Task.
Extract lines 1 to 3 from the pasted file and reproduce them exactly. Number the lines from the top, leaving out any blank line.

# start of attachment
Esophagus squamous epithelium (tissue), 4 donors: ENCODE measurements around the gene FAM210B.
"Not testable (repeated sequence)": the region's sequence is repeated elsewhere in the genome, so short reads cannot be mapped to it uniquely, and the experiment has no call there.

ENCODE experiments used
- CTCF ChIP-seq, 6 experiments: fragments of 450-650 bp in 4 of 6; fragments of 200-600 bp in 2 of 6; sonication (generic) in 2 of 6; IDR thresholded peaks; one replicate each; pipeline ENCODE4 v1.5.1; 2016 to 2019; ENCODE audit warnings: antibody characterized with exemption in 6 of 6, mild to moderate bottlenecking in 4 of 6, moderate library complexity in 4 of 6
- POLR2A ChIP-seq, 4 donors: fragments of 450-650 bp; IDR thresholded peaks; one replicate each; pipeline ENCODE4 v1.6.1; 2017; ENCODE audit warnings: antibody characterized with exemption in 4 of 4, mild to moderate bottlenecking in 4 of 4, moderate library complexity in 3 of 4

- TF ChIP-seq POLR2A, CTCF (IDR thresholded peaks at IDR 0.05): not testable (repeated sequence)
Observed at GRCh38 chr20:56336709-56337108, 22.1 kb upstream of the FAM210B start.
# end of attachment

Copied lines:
Esophagus squamous epithelium (tissue), 4 donors: ENCODE measurements around the gene FAM210B.
"Not testable (repeated sequence)": the region's sequence is repeated elsewhere in the genome, so short reads cannot be mapped to it uniquely, and the experiment has no call there.

ENCODE experiments used